The greatest risk for VTE occurs in the first 3 months to a year after a women begins using hormonal contraceptives. That applies to new users as well as users who have taken a break and are restarting the method. Risk factors include age, weight, tobacco use, and clotting disorders. Combined pill users with a BMI great than 30 have 3 times higher risk. Combined pill users who smoke cigarettes have nearly 9 times higher risk. Users with genetic clotting mutations such as factor V Leiden or prothrombin gene mutation can have anywhere from 6 to 100 times the risk. These clotting disorders are rare, so routine screening is not the standard of practice.

Being alert to the signs and symptoms of thrombotic diseases attributable to hormonal use is important. Suspect pulmonary embolism when a new (or restarting) user keeps coughing, complains of chest pain and shortness of breath. Myocardial infarction also presents with chest pain—crushing, shortness of breath and weakness, or left arm and shoulder pain. Stroke presents with symptoms such as headache, weakness of numbness, visual problems, or sudden changes in cognitive ability. Headache may also accompany retinal vein thrombosis, along with complete or partial loss of vision. Thrombophlebitis presents with leg swelling, heat or redness, pain and/or tenderness.  Thombosis of the mesenteric vein or the pelvic vein produces abdominal pain and, depending on location, vomiting or cramps.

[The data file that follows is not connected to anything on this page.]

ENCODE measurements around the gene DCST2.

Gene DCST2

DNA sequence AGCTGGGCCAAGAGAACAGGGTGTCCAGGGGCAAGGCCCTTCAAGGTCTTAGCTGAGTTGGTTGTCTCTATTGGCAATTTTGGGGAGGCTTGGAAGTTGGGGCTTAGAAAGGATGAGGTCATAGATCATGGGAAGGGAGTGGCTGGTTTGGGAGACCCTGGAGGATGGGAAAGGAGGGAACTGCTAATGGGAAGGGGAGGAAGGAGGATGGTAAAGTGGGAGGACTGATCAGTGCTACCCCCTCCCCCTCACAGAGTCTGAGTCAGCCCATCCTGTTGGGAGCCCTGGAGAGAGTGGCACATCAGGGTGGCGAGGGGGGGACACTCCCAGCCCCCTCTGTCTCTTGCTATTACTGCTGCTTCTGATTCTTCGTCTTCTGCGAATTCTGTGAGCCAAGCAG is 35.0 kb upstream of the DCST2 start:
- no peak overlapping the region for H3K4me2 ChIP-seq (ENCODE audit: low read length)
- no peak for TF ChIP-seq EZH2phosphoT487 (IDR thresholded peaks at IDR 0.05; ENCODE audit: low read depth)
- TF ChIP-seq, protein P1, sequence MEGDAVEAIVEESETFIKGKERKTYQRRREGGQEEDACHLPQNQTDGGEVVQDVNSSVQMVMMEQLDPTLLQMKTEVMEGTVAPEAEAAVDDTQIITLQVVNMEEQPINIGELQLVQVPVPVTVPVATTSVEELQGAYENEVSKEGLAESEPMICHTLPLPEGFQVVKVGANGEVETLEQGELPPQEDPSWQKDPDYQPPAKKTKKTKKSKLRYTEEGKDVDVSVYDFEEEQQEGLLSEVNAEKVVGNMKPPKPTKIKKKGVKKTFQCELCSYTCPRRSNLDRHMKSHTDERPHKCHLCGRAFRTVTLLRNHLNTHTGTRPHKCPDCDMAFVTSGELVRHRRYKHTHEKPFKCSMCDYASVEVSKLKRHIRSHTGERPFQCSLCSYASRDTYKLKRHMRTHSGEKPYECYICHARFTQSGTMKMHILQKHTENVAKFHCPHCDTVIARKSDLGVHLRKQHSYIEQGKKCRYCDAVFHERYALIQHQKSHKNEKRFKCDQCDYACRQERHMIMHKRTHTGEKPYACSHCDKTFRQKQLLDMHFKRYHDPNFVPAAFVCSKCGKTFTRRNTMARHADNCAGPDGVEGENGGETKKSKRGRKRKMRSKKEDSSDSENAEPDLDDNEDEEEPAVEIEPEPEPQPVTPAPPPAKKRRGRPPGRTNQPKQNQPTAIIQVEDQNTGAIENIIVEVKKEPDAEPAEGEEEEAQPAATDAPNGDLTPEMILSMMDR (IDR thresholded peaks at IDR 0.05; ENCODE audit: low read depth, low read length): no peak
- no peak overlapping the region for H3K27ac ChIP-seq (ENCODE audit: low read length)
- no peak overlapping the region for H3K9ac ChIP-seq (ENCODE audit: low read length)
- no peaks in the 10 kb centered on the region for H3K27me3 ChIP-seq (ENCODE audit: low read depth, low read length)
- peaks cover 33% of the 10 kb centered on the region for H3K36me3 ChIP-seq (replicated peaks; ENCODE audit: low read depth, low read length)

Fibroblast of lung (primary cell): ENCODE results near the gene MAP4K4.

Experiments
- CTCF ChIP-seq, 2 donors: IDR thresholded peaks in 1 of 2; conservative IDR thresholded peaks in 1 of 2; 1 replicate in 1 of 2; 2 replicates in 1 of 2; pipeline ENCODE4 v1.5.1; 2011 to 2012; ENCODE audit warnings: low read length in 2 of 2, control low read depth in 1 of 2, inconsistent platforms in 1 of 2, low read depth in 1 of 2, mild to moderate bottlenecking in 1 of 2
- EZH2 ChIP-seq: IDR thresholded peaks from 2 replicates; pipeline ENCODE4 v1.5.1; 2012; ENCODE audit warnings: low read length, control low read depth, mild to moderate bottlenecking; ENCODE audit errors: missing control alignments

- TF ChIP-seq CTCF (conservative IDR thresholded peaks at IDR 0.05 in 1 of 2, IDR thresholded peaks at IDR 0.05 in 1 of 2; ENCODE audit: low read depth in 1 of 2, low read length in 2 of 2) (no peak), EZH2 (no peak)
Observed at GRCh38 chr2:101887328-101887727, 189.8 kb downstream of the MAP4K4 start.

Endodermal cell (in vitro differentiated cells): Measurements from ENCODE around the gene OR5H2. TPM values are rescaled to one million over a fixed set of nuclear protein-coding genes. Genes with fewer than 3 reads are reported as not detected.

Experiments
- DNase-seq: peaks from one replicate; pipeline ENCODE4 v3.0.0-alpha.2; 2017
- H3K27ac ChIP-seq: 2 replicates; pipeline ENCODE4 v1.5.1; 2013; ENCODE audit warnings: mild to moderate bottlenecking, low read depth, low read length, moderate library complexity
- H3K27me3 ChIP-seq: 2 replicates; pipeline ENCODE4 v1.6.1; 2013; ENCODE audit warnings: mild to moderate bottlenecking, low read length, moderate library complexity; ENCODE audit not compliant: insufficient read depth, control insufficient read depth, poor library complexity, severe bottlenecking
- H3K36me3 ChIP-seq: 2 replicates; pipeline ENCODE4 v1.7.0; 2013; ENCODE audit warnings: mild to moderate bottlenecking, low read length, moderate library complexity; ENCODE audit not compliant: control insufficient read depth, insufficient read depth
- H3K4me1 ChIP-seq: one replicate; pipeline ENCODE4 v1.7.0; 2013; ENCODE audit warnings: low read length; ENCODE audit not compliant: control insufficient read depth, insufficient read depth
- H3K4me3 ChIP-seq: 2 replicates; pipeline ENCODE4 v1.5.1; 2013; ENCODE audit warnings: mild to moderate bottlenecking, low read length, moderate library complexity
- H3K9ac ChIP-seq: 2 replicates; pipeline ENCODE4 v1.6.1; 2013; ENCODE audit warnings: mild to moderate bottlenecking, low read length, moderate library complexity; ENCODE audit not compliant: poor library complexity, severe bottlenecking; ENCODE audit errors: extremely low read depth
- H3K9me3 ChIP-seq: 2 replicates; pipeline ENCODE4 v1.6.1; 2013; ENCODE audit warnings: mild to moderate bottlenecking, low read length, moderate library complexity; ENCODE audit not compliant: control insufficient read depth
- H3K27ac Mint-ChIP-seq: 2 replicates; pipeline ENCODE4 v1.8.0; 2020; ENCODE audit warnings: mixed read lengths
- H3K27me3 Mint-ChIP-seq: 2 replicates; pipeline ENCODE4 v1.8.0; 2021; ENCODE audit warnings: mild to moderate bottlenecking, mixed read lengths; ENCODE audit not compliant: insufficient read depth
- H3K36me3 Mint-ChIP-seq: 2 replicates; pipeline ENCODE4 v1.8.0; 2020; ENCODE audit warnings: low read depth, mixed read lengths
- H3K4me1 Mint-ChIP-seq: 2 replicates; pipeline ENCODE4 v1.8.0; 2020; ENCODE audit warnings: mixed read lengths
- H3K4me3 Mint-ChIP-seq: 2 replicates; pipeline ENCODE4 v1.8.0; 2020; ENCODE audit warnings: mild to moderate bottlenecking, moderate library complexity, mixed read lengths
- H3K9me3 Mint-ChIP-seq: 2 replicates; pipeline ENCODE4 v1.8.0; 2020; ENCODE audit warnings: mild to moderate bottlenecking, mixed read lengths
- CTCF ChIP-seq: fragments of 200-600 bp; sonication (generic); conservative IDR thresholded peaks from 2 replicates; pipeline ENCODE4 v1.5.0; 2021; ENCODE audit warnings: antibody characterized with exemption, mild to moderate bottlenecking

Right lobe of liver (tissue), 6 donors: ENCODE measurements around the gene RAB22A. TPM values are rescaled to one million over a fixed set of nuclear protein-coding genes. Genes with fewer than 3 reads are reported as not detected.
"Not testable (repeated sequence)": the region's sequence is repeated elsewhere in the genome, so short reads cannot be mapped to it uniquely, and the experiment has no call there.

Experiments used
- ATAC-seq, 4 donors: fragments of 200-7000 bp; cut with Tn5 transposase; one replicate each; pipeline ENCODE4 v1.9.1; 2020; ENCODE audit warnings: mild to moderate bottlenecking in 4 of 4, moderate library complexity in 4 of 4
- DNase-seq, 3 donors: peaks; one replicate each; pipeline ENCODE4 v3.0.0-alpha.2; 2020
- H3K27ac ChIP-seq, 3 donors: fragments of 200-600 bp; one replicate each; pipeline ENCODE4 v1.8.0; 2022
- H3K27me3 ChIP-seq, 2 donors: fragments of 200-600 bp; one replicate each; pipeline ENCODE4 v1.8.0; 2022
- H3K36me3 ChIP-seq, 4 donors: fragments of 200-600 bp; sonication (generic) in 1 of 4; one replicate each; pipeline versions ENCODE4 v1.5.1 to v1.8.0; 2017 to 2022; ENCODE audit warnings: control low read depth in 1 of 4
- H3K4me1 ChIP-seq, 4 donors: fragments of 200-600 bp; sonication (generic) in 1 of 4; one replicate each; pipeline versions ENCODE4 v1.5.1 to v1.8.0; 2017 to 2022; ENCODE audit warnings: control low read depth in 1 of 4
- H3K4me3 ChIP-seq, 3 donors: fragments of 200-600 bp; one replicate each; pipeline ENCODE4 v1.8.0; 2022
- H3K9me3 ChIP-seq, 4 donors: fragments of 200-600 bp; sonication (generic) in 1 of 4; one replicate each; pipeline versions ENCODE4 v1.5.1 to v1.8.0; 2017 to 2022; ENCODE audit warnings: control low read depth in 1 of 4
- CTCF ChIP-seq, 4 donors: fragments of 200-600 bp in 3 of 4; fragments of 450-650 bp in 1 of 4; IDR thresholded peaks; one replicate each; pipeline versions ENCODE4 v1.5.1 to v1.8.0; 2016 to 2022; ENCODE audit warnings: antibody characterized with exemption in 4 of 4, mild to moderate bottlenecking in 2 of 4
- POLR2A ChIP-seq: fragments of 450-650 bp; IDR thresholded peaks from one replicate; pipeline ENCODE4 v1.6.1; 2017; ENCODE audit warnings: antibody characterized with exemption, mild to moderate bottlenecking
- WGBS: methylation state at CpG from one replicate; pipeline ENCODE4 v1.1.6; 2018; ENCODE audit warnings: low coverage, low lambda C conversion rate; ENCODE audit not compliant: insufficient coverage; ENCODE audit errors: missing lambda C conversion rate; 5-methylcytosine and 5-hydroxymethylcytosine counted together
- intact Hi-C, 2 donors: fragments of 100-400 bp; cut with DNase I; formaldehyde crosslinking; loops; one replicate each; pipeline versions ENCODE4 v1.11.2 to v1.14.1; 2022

Ever important is patient education. Clinicians would be well advised to tell new hormonal contraceptive users, or those restarting after a ‘break,’ about the red flags of VTE, often taught by using the mnemonic ACHES:

        • Abdominal pain
        • Chest pain
        • Headaches
        • Eye problems
        • Severe leg pain

Please feel free to download and print this handout: ACHES figure